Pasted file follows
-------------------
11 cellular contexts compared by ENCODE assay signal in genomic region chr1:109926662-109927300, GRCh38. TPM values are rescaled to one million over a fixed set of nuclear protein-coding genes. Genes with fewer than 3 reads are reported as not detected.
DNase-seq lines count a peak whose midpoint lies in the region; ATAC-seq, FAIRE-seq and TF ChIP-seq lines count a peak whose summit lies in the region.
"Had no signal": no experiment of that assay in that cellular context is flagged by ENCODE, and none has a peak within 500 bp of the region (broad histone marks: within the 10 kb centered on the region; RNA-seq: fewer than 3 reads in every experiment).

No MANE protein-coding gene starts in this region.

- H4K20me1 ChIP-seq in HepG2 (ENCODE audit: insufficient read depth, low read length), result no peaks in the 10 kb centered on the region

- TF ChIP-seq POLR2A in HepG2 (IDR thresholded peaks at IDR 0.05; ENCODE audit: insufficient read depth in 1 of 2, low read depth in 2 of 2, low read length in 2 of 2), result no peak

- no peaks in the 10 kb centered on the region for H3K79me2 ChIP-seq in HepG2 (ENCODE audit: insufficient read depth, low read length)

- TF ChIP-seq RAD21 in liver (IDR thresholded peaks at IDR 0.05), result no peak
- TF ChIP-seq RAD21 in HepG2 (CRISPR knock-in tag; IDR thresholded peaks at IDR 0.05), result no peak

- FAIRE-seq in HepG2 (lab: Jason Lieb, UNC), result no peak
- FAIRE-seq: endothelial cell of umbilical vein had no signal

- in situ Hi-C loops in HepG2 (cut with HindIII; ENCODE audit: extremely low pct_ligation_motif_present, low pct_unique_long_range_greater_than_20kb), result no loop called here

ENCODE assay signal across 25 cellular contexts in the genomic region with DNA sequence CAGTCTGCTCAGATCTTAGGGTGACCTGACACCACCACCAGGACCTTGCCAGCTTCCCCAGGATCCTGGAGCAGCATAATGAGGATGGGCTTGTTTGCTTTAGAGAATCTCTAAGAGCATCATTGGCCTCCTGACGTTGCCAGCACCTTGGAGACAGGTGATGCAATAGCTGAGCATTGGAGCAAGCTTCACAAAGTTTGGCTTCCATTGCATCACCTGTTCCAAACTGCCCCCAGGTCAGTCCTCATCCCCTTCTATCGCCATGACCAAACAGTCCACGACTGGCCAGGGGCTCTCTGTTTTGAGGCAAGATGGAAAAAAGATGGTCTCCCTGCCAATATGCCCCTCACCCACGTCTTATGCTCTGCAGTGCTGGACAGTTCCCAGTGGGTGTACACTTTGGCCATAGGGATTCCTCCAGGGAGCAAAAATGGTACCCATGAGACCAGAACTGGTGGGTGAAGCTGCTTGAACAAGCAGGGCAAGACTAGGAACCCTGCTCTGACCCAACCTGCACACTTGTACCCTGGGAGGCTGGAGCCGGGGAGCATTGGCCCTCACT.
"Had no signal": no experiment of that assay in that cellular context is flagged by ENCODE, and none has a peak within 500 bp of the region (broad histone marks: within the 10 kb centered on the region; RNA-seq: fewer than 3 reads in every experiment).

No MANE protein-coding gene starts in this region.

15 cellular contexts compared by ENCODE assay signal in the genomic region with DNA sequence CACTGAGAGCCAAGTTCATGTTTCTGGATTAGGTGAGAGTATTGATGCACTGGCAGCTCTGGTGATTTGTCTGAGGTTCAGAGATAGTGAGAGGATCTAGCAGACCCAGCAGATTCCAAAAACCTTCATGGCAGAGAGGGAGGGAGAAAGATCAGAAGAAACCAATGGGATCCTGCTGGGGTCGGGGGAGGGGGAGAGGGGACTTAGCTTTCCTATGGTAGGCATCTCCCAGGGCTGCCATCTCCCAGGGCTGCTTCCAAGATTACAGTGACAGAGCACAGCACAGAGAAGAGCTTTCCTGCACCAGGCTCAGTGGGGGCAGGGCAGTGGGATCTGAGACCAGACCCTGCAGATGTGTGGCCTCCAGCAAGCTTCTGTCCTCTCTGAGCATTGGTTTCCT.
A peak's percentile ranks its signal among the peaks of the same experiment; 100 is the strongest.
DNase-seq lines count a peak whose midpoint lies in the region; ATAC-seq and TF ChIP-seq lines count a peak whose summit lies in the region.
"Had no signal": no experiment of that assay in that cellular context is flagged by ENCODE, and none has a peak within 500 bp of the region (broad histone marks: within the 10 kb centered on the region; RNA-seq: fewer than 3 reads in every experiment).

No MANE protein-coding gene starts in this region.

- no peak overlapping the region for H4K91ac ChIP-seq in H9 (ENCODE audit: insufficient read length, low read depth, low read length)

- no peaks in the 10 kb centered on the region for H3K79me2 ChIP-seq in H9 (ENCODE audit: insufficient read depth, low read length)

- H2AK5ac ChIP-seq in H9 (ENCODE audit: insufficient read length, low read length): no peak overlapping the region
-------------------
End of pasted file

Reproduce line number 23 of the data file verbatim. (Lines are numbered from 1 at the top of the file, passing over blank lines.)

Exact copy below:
- H2AK5ac ChIP-seq in H9 (ENCODE audit: insufficient read length, low read length): no peak overlapping the region